It's these complicated emotional storylines that make this series so engaging and help it to stand out from the crowd. While there's no shortage of LGBTQIA+ manga (and specifically BL manga) that has child characters, very few of them tackle the idea of coming out to children who are old enough to have preconceived notions about homosexuality (the other title I can think of off the top of my head is My Brother’s Husband). Seaside Stranger: Harukaze no Étranger looks to handle the conversation on several levels: Shun officially coming out to his little brother, Mio dealing with homophobia, and Fumi trying to figure out what it all means and if he ought to be upset in the first place. As it turns out, a lot of Fumi's issue is similar to what Mio initially thought, as well as linked to Mio's own emotional trauma. When Sakurako facilitates a discussion between the brothers and Mio, Mio's first question isn't “why were you doing that if you're both guys,” but rather, “Why were you eating his pee-pee?” This indicates that mostly he just was confused by what he saw happening, and while he does go on to ask why Mio came to Hokkaido with Shun, the bigger issue is just that he saw his first sexual act. Shun simply explains it as something he does because he's in love with Mio, putting it in the simplest terms possible without any other judgements or explanations.

Naturally things don't quite end there, but Shun's approach to discussing it with Fumi, who is just floored by the idea that boys can like boys and it's not weird, is measured and calm, and the whole scene is handled without histrionics, which I very much appreciate. He gives Fumi enough to think about without overexplaining, and that allows the readers to think about the conversation calmly, too. The point isn't Shun and Mio coming out, it's that this is just one more piece of being part of a family – learning about and hopefully accepting who the people you love are. Later Shun and Mio have a similarly-themed conversation when Shun reveals that penetrative sex isn't really his preference, which sends Mio into a tailspin that feels not unlike Fumi's – his assumptions are being upended and he doesn't quite understand. But everyone has to think about this new information and come to their own conclusions in a way that allows everybody to be happy.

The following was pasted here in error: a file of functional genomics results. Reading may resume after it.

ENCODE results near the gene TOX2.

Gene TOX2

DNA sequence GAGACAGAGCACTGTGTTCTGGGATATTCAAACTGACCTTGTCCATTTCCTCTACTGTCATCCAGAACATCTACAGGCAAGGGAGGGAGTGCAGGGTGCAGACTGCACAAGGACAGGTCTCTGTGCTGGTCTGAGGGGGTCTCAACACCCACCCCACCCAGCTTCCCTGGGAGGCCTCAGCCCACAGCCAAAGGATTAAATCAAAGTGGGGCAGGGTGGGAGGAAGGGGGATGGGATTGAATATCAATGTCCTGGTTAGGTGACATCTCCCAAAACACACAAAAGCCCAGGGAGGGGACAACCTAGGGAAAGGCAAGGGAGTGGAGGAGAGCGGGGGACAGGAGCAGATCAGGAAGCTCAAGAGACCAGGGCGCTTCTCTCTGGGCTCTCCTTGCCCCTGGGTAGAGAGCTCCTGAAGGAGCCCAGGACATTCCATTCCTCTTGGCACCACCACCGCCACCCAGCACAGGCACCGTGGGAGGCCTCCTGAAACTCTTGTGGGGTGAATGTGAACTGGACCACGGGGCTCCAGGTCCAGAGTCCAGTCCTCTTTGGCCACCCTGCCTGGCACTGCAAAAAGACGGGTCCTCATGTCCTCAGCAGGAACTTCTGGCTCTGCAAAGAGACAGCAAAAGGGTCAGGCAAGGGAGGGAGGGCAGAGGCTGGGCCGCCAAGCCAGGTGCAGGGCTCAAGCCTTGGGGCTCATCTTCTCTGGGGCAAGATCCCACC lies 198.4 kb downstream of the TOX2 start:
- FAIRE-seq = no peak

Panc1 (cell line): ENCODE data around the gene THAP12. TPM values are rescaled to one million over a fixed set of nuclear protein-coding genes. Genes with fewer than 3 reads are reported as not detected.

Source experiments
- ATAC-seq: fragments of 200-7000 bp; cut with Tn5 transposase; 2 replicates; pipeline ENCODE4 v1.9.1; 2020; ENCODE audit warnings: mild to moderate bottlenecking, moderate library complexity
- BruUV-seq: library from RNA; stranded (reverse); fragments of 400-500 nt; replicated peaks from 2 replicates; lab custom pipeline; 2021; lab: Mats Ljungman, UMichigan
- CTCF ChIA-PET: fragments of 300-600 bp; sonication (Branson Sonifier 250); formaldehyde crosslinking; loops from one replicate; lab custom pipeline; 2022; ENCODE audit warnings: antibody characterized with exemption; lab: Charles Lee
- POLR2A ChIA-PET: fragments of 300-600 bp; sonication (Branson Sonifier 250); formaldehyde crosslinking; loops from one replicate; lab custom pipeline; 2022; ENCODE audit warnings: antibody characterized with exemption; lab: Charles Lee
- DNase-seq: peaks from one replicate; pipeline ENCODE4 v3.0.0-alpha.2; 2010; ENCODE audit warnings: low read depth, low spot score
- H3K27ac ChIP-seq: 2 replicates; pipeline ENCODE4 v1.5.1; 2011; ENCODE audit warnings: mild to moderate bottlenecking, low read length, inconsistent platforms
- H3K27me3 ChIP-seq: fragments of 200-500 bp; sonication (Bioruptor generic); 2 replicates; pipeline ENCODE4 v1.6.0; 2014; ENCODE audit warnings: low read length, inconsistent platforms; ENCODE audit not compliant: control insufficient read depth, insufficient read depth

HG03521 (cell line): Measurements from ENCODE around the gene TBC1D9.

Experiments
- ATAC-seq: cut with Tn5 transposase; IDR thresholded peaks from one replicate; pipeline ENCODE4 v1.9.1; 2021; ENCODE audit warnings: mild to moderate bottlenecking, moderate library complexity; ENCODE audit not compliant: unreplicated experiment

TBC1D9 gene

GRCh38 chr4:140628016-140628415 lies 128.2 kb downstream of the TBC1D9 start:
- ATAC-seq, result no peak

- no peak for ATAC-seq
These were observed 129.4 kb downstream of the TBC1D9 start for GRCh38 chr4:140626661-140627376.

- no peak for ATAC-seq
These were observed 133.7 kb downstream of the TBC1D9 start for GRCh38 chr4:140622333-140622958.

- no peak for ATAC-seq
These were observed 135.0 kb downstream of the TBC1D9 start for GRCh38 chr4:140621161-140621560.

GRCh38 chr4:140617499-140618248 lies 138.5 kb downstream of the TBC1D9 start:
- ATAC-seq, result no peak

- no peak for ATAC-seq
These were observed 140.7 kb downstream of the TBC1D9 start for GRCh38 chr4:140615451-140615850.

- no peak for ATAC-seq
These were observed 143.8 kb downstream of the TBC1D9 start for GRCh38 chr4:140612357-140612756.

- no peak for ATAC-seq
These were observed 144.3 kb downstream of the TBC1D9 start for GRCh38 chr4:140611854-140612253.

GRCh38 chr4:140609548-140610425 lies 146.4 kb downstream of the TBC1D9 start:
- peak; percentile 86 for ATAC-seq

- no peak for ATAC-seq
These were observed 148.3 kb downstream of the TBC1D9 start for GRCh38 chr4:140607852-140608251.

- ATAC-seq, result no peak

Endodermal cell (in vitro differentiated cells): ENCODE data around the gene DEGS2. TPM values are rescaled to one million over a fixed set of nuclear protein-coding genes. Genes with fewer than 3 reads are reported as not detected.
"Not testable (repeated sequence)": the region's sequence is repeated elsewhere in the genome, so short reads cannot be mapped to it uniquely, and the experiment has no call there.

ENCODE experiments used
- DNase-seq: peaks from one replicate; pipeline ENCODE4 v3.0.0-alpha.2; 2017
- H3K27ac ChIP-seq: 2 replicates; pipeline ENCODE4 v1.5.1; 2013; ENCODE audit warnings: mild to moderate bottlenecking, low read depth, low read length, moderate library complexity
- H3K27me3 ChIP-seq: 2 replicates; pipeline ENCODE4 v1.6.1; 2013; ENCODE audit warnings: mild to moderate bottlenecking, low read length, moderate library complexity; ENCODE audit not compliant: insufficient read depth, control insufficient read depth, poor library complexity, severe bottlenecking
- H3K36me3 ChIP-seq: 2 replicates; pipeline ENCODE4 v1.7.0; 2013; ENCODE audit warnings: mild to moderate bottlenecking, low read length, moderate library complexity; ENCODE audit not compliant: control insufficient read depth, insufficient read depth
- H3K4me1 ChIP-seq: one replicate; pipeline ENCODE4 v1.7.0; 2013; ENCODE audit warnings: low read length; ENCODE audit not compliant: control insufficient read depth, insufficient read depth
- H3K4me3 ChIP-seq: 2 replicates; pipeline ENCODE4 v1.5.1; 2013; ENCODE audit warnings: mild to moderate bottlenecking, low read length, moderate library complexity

If there's one true strength of the series, that's it: the characters all get the time to process information that they may not understand or like, allowing them to grow. Will they always become better people? Not necessarily; Shun's dad is a case in point. But the emotional honesty and attention to detail is why this should be the one BL series you give a chance to win you over.

Overall : A-
Story : A-
Art : B

+ Shun's measured explanation to Fumi is well-done, good emotional notes from all of the characters. We can really see Fumi and Mio processing things.
Art remains a bit messy, would have been good to see a bit more from Shun and Fumi's mom.

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Production Info:
Story & Art: Kanna Kii
Licensed by: Seven Seas Entertainment

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Seaside Stranger: Harukaze no Étranger (manga)